sayso is the home of progressive voices, challenging the status quo of Britain's society, culture, environment and politics

No ads No paywall No limits

The negative aspects of zoos cannot be overlooked

Poor animal welfare persists even in so-called good zoos, says Naomi Housego Day

Share

Share on facebook
Share on twitter
Share on email
Share on whatsapp
Share on facebook

Zoos are no modern issue. The origin of zoos can be traced to animals captured by the ancient Mesopotamian Sumerians, or perhaps the animals caged for entertaining guests of Roman senators.

While zoos have changed drastically since then – more space, fewer bars – the harm done to animal welfare remains.

While many I speak to about this issue conclude that there are ‘good zoos’ and ‘bad zoos,’ are any zoos truly benefiting animals? Or are zoos simply cruel by nature?

Zoos aim to conserve species, and there have been some successes. In 1987, the last 23 remaining Californian condor individuals were captured. Now, hundreds of individuals exist, and 75 have been released into the wild.

But zoo breeding programmes aren’t a success for all species.

Of the 228 species accredited by the Association of Zoos and Aquariums (AZA), only 30 are part of a long-term conservation programme, and of these, most will never be reintroduced into the wild.

Most zoo conservation programmes build captive populations, but not wild populations. If a species is alive, but will never exist in the wild again, is this truly conservation?

Most species in zoos are not endangered, and even with endangered species, most individuals will never be reintroduced to the wild.

So, can their suffering be justified for the minority of conservation successes?

Likewise, the focus of zoos is often on charismatic species, such as tigers, elephants, and pandas, while less cute, but still endangered species, especially amphibians and fish, are ignored.

Yet, zoos argue that the money raised by exhibiting more popular species can be used to conserve all species.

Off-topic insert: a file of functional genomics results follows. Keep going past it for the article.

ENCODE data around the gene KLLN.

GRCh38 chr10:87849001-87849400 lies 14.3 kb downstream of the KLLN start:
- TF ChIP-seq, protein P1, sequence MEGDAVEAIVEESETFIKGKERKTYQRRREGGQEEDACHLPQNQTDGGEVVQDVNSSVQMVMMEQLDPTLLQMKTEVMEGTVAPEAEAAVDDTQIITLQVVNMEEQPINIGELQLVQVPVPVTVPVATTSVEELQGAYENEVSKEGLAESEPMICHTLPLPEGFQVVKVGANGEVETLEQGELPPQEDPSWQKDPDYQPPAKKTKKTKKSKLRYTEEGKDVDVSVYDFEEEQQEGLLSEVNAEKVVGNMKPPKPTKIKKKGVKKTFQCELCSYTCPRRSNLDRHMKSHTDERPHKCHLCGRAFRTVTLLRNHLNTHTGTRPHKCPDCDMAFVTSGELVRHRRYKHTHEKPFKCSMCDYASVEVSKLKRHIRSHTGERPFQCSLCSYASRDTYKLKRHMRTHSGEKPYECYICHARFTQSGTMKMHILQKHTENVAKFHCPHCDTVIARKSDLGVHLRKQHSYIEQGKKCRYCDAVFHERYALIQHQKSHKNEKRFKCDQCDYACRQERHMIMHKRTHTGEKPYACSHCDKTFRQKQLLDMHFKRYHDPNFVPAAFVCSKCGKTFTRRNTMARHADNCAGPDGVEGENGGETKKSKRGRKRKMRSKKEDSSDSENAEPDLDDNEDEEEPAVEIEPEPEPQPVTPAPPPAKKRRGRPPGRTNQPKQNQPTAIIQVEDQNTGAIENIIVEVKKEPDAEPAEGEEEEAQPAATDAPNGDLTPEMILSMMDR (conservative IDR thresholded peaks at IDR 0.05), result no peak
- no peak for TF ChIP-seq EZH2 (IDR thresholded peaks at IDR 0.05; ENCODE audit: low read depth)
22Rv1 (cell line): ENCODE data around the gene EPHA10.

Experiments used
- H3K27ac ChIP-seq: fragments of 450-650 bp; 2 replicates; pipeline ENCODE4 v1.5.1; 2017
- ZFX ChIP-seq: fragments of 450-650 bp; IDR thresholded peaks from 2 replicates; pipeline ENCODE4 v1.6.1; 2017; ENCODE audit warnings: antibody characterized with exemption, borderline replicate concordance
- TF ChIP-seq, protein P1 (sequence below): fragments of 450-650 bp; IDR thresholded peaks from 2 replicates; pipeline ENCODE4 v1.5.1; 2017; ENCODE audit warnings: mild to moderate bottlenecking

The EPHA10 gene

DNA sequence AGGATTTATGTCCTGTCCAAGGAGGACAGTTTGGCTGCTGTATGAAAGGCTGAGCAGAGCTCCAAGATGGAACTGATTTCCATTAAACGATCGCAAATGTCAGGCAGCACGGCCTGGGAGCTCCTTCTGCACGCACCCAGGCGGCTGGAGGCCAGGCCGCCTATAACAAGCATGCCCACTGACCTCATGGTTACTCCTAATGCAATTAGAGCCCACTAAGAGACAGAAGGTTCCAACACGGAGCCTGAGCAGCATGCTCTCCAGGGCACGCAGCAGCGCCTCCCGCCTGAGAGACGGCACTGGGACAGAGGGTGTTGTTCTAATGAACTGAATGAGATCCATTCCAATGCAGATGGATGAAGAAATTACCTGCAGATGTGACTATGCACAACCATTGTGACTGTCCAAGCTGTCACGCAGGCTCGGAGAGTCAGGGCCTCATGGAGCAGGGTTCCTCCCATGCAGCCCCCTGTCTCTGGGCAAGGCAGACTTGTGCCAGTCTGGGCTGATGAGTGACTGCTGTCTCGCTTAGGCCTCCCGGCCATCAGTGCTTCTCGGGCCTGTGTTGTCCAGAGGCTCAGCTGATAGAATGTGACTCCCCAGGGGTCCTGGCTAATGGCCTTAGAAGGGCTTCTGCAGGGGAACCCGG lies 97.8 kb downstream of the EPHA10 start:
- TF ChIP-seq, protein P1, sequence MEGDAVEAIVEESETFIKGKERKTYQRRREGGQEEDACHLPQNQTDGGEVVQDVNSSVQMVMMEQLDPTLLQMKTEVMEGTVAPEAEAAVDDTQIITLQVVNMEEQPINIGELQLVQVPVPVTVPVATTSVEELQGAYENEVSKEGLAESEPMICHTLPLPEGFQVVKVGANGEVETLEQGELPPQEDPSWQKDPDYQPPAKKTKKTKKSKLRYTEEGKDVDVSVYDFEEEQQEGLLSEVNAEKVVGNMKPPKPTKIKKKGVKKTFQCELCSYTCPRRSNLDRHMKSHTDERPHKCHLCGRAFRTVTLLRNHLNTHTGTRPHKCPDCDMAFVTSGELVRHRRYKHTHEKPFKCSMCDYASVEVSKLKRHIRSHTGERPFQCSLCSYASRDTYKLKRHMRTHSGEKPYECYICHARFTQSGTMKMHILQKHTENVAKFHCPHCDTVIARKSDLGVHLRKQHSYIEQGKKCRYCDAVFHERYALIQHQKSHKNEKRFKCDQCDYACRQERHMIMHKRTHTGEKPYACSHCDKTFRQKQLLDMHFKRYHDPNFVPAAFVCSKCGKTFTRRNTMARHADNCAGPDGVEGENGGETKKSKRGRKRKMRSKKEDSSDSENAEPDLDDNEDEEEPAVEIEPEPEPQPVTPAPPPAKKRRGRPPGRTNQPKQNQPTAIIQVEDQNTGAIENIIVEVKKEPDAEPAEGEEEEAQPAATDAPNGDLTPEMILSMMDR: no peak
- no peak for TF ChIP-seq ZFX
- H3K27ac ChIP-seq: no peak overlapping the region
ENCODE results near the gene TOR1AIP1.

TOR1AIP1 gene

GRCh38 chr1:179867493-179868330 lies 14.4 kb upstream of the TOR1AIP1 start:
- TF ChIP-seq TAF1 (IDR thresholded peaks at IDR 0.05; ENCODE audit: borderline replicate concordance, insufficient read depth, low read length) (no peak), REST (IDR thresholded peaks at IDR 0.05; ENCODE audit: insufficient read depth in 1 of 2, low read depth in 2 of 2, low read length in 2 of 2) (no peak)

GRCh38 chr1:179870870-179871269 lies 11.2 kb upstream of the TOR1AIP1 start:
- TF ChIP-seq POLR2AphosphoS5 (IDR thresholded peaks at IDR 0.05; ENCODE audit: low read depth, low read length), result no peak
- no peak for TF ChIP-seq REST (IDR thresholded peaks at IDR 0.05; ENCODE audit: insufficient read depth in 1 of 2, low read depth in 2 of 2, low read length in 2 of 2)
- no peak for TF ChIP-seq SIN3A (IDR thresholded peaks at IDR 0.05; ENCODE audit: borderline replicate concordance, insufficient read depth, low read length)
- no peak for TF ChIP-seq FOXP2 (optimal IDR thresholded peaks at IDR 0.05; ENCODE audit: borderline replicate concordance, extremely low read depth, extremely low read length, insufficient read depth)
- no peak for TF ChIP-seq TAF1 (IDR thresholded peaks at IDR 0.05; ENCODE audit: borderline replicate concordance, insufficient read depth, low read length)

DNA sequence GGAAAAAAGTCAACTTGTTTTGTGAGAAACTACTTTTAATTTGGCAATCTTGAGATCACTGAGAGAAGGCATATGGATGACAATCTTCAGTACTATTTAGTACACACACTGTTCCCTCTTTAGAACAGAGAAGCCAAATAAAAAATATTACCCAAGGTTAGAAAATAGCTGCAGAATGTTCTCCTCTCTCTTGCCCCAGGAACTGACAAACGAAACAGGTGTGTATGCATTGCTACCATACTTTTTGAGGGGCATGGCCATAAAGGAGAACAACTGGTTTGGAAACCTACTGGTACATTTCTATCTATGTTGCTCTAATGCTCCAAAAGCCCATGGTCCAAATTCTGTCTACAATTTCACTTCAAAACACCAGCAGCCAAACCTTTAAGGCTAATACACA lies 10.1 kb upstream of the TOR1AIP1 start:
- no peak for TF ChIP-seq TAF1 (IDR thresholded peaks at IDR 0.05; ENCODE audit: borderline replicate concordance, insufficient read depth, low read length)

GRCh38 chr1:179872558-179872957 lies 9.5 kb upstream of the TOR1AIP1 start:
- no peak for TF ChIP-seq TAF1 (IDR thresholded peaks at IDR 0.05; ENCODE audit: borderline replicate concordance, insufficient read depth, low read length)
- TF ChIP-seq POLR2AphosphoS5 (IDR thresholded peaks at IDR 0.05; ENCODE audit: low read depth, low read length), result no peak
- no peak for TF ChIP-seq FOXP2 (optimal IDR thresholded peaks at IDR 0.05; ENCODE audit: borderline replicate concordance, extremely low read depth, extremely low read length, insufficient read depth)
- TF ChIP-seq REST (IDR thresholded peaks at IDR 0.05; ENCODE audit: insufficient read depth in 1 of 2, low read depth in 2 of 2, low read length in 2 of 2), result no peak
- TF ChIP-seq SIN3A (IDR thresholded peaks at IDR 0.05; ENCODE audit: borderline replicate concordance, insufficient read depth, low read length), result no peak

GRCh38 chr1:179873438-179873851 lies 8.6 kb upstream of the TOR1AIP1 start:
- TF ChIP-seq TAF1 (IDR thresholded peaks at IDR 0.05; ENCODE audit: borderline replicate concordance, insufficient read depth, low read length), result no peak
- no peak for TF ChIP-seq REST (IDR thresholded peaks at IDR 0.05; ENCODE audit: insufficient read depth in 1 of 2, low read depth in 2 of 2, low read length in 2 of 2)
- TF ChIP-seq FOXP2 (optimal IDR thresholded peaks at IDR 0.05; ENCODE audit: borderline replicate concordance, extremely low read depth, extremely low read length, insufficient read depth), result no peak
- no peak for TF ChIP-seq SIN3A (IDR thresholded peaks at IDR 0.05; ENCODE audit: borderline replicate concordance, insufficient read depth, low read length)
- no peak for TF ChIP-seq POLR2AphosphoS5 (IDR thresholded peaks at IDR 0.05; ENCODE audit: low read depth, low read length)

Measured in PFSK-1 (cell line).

From an educational perspective, seeing live animals inspires the next generation of conservationists and animal biologists, in a way that is more accessible than seeing these creatures in their natural habitats.

Yet a 2014 study by sociologists at the University of Warwick found only 34% of children learnt something factual from their visit to the zoo, while 16% learnt something incorrect. But perhaps zoos aim to teach something beyond cold, hard facts.

Zoos are also important for research, allowing researchers to study animal behaviour, physiology and genetics. That said, can conclusions drawn from observations in captivity be applied to wild populations?

Poor animal welfare persists, even in so-called ‘good zoos.’

Research by the Animal Behaviour Research Group at the University of Oxford found that 33 of 35 popular carnivorous zoo species were stressed by zoo conditions, showing signs of poor health, repetitive stereotypy behaviour, reduced longevity, breeding difficulties, and higher infant mortality due to reduced maternal care. The researchers concluded that the “keeping of naturally wide-ranging carnivores should be either fundamentally improved or phased out.”

The negative aspects of zoos, especially poor animal welfare practices, cannot be overlooked in favour of the small successes in conservation.

While the conservation of endangered species is always a positive thing, do we ultimately need zoos to do this?

If people claim to truly care about conservation, why not donate or volunteer instead of demanding that animals be locked up for gawping at?

If you feel you must see animals in captivity, do your research first.

Perhaps visit specialist sanctuaries and conservation centres instead, where welfare is typically better, and there is a greater focus on conservation and reintroduction.

Naomi Housego Day is Research Fellow at the Carl R. Woese Institute for Genomic Biology, University of Oxford

This article is republished from The Oxford Student

NON-FICTION BOOK CLUB

start exploring the REAL Britain

Just £7.99 per month

Think you know Britain?

Prepare to be surprised – and shocked – when you join the SaySo.org non-fiction Book Club. 

We guarantee many of your assumptions about Britain’s society, environment, culture and politics will be undermined and even shattered when you start reading some of the country’s most controversial and thought-provoking non-fiction authors.

Every month we will send you a carefully selected book about Britain which will make you view the UK in new and enlightening ways. 

Each book will be highly readable – often page-turners – which may also spark you to take action as a voter, consumer or citizen.

Start exploring another Britain today.

Join now through PayPal or other payment providers:

Choose Book or E-Book

Please note:

UK addresses only accepted. Postage is included.

You will receive your first book within a few days.

You can cancel your subscription at any time through your payment provider. 

Books are non-returnable but will be replaced free of charge if damaged or lost during shipping. 

We ask you to join the scheme in the spirit of being Supporters rather than customers. Our small team focuses on producing more content on SaySo.org and building our audience for the progressive views we publish. 

Thank you for your support, it is greatly appreciated. 

Enjoy your journey through another Britain.